The number 1 question that I get asked as a game designer is "how do I win?"
It's also the one question I hate answering.
For one thing, the goal of any game-design is to not have a single winning strategy.
For another, discovering the strategies is a large part of enjoying the game.
So, I don't generally give out strategies. Having said that, Calaboose is wild and wacky enough that
I feel comfortable giving out some pointers to help the serious player get even more serious.
Bandits and Hucksters are plentiful. There are lots of them - more than any other card in the deck. That's okay, though. They're going to get wiped out pretty quickly. If you look at the card count in the manual, you'll notice that the lower the strength of the card the more common it is. I'm not suggesting you count cards (though a lot of people do), I'm just saying be aware that your next card is much more likely to be a Huckster than it is a Bad Lawman
Sounds crazy, doesn't it? However, the Bad Lawman is the only card capable of defeating a Gunslinger. In a 5 person game - where you're almost certainly going to go through all the cards - having a Bad Lawman in your hand at the end can mean the difference between winning and losing.
At the end of the game, it may be tempting to send a Gunslinger after someone with a Gunslinger showing. I've seen games where four Gunslingers head across the table to wipe out a series of hands. This is fun (and weirdly scary), but it can also lead to chaos. If you get a couple players who are way behind, they can try to use Gunslingers to wipe out the other players. To combat this, either hold on to a Bad Lawman (if you can), or lock down quickly once you start to see those Gunslingers on the table.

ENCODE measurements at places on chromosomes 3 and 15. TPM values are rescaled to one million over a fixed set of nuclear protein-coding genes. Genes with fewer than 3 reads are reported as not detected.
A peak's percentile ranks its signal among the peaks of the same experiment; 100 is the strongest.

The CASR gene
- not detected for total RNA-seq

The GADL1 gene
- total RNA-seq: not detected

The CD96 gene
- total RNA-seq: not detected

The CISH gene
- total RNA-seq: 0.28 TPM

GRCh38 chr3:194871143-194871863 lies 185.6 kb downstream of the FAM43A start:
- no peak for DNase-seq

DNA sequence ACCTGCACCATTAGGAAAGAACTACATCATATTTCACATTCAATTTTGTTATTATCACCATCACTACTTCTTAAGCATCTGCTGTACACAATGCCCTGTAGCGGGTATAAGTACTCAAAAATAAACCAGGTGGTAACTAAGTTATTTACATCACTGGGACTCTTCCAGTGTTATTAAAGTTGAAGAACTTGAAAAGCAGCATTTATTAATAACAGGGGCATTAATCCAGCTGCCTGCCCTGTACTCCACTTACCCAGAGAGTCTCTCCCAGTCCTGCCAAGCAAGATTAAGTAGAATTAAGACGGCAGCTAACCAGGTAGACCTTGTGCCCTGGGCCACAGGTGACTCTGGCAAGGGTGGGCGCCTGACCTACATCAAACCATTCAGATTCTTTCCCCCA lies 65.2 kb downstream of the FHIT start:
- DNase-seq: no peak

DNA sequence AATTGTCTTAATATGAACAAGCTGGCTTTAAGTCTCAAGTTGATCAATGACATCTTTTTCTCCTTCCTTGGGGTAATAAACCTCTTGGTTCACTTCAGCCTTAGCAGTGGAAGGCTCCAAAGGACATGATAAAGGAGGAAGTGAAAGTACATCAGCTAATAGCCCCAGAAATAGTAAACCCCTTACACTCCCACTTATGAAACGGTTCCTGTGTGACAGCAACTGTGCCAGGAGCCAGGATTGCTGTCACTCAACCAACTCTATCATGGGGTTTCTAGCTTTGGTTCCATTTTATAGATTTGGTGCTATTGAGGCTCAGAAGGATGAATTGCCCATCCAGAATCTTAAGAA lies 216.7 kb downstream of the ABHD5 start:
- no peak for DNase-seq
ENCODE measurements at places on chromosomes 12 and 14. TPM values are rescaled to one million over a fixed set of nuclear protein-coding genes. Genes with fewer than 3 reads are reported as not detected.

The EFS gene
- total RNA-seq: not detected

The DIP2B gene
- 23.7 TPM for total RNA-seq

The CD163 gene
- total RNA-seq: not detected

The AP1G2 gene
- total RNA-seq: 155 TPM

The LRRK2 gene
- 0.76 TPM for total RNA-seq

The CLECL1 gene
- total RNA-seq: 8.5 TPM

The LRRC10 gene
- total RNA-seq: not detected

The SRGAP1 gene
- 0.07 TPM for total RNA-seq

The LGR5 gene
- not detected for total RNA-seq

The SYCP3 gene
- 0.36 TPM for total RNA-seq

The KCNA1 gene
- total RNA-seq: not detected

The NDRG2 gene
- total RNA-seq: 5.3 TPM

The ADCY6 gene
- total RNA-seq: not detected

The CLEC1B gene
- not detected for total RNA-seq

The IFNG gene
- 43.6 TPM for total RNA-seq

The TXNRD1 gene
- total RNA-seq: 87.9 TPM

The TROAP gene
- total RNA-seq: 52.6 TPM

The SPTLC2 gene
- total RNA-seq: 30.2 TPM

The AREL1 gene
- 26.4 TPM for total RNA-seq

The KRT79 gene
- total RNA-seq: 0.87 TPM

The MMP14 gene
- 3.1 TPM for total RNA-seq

Can you collect all 5 Hucksters? Everyone I know has tried, but no one has succeeded. This is the "all-or-nothing" strategy. If you can pull it off, you probably will get enough points to win the evening, even if you do terribly on the next couple games.
This is the most obvious. Bandit Gangs are worth the most, and the cards are the most plentiful, so grabbing them seems to make sense. Having many Bandits showing puts a bullseye on you when there are more than 2 players, though, so be careful. You're going to want to lock down as quickly as possible - so you'll need lots of high cards (or great table talk) to defend them.
My personal favorite. Collecting Card Sharks strikes a great balance between defense and points. Sure, you may not get as many points as the Bandit Play, but you'll avoid being the target and often will sneak out with a win.
This is a tough one to win, and is probably only well suited for a game with more than 3 players. Winning with Rustlers means you're managing to prevent others from getting Bandits or Card Sharks, and that's pretty tough. 3 Rustlers are worth the same as 2 Bandits.
This isn't so much a strategy as it is sheer intimidation. If you get the cards to fill your jail up with Gunslingers, no one is going to bother you. Hold a couple Hucksters in your hand to defend against Bad Lawmen, and you're all set. Tough to get the cards though.
A great strategy. Two Bandits and three Card Sharks is a really good hand (45 points). Three Bandits and two Cattle Rustlers isn't bad either (40 points).
Whichever strategy you start with, it's probably going to change as the play progresses. Also, this is just one way of looking at the game. For example, one playtester developed a preference for filling a portion of his jail with high-powered (low value) cards early, confident that he could get people to leave him alone in the early game, and draw them into attacking in the late game. This meant that as other people's jails were filling up, his was emptying, and he could send out his high value cards while others were locking up.
That's it - No more tips. Now get back to your Calaboose before someone fills it with Hucksters!